1. The previously reported effect of anemone extracts, the occurrence of quick closing responses to single electrical stimuli in Metridium, has been re-investigated. In standardized tests it was found that whereas hundreds of stimuli are required for each response to a single stimulus in untreated animals, after anemone extract the incidence of such responses is one per nine stimuli.
2. The incidence of these responses falls off with decreasing doses of extract and the effect disappears when less than 1/500th of the material from a single large Metridium is administered. There is no evidence that extracts from ‘stimulated’ and ‘unstimulated’ (i.e. anaesthetized or quick-frozen) anemones differ in potency. Extracts from divided animals show greater activity in the ‘sphincter-disk’ fraction.
3. The incidence of the responses also falls off in time and is highest from 15 to 30 sec. after beginning the treatment. The effect is sporadic and short-lived and responses to two or more successive stimuli are exceptional.
4. A number of treatments, such as drastic changes in pH, KCl(K+ x 8), tetramethylammonium hydroxide (1 : 100), NH4C1 (1 : 340) and especially bile salt and saponin, have similar effects. Drugs with neuro-muscular effects elsewhere (acetylcholine, adrenaline, tyramine, histamine, etc.) were generally ineffective except at very high doses. Food stimulants too were ineffective.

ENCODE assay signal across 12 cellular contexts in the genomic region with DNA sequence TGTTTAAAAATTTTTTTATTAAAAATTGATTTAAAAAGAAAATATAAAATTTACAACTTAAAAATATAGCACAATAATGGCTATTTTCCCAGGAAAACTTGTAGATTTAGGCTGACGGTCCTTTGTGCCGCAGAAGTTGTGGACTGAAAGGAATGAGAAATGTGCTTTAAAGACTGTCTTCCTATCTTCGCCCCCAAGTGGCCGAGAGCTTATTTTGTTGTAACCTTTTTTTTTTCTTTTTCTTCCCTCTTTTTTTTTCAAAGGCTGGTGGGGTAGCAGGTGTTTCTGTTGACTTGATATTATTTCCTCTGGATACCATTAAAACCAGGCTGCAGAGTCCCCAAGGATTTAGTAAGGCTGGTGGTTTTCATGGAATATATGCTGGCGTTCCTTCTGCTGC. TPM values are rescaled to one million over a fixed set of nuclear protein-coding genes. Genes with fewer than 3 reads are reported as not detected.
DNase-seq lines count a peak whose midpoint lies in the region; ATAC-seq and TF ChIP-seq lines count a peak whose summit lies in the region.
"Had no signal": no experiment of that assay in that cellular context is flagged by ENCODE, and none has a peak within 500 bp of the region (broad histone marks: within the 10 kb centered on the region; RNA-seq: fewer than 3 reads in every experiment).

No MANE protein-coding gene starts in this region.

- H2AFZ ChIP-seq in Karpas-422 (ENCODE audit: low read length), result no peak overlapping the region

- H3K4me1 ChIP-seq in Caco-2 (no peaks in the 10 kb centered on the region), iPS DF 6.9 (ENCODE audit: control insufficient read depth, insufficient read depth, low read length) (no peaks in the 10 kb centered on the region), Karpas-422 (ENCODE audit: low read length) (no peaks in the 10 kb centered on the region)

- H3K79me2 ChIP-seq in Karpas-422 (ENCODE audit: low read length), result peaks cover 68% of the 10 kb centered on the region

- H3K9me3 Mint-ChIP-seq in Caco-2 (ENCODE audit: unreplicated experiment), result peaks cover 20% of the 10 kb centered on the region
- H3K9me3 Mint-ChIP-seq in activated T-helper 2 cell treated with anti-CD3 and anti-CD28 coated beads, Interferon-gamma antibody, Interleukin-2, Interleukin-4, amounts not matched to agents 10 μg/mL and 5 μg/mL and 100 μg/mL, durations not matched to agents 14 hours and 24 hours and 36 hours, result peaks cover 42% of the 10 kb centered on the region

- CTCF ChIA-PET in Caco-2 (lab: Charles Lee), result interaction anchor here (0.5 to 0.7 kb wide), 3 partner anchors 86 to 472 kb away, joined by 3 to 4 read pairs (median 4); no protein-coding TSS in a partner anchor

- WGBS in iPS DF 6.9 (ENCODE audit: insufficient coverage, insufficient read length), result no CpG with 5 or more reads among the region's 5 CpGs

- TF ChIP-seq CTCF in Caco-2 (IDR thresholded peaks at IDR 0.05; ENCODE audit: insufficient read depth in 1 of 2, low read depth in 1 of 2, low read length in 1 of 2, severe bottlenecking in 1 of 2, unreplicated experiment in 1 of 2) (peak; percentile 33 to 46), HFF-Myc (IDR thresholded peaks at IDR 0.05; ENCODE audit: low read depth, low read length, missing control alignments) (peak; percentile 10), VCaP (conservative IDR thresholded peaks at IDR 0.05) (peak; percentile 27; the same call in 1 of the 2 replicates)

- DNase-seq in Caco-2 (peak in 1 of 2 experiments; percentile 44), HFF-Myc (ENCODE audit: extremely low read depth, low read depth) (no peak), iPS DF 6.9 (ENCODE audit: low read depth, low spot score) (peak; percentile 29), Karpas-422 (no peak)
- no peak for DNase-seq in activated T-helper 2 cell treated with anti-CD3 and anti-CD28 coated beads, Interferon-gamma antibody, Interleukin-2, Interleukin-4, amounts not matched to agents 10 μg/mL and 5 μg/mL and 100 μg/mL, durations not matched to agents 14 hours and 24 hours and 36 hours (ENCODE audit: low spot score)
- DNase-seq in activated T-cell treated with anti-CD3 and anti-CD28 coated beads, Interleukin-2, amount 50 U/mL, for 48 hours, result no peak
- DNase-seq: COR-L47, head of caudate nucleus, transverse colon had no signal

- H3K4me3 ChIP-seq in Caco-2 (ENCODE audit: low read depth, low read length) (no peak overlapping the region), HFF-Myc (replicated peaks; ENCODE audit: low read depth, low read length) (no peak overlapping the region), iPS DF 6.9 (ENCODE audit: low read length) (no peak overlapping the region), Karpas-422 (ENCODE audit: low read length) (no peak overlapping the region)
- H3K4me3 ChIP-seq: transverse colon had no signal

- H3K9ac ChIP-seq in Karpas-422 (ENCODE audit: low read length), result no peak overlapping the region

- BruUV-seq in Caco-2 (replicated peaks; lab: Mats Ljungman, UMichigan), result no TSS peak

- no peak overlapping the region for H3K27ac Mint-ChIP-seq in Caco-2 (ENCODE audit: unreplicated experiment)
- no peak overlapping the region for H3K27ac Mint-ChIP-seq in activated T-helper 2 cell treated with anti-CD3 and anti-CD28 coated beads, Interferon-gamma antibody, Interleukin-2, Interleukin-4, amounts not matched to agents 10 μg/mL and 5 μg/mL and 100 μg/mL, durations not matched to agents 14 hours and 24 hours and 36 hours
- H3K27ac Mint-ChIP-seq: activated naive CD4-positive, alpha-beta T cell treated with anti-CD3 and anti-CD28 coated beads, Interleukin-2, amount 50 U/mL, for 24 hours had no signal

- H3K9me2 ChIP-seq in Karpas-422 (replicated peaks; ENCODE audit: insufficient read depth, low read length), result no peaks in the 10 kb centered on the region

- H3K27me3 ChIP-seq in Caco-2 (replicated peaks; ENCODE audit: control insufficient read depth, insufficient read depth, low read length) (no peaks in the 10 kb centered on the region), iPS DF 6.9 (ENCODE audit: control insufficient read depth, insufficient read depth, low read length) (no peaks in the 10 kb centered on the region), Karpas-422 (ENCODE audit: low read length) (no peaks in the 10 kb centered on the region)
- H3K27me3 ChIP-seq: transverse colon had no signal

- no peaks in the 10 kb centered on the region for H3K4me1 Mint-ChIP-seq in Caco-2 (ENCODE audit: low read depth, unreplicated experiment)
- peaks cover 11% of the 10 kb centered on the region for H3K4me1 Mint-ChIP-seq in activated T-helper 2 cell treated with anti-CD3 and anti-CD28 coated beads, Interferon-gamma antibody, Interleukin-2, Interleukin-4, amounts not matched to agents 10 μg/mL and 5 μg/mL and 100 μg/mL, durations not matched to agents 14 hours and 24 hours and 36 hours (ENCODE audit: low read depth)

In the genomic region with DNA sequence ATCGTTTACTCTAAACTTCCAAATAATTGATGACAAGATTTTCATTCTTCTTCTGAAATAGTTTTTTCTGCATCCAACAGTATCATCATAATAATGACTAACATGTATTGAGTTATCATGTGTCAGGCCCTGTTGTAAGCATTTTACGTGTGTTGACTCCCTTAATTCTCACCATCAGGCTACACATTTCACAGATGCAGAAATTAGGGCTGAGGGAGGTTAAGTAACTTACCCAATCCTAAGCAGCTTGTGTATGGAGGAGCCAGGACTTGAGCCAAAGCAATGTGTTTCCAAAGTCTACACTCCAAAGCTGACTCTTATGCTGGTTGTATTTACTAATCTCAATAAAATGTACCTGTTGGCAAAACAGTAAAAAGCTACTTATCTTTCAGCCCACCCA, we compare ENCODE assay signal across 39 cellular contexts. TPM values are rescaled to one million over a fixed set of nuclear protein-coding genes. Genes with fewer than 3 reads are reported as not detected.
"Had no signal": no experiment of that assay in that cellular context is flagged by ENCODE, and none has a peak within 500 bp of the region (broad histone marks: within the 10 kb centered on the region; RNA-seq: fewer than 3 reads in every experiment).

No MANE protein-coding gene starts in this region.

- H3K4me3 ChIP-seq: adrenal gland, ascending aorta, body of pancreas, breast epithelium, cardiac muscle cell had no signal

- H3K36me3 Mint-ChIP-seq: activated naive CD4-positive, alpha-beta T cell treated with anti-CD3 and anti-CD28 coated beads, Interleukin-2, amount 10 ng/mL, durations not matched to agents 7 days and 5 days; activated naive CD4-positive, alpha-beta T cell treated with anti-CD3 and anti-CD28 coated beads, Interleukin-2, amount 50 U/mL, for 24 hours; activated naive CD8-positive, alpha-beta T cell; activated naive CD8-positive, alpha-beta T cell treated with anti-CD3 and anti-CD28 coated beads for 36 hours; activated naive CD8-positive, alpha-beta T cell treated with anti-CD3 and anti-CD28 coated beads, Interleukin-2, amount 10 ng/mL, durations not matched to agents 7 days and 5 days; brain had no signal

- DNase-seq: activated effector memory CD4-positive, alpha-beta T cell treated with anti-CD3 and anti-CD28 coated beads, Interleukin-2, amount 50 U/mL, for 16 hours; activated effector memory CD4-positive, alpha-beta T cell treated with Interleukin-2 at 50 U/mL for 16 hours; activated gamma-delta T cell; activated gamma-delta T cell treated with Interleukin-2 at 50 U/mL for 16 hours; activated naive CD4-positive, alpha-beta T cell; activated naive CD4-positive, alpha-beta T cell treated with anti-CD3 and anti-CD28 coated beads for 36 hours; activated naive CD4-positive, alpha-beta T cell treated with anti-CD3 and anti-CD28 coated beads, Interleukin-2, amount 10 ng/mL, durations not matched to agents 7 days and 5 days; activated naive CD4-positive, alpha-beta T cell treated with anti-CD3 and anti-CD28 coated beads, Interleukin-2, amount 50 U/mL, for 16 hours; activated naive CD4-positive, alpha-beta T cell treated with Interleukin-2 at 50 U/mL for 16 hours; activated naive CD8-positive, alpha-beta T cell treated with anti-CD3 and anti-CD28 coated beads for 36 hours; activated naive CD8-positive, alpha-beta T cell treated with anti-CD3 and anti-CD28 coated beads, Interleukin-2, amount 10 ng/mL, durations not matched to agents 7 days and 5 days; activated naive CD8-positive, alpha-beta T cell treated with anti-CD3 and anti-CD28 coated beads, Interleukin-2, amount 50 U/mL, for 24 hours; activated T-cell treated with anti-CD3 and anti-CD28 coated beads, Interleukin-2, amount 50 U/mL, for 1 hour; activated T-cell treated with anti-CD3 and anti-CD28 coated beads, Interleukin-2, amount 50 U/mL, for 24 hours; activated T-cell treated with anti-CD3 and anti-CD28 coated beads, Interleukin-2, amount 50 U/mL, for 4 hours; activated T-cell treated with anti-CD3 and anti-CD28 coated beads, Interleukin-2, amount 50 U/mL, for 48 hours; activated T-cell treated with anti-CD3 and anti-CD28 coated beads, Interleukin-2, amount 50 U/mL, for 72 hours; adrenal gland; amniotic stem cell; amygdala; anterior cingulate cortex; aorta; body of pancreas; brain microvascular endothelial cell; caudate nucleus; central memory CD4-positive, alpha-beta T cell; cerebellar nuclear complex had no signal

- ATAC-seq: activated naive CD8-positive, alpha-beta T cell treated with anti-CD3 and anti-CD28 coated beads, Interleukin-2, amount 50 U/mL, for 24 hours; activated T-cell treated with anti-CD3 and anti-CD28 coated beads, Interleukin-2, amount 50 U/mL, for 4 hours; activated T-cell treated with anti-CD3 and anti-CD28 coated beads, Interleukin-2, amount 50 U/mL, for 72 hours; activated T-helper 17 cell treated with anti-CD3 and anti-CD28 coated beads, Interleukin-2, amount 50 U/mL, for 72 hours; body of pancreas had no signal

5. From the time relations and other aspects of the responses to single stimuli it is concluded that the effect should not be attributed to a substance with the function of a ‘facilitator’ in the living animal.
6. While the effects are consistent with the passage of occasional adventitious impulses in the nerve net, there is a singular absence of spontaneous or post-stimulus contractions. Certain implications of this feature of the results are discussed.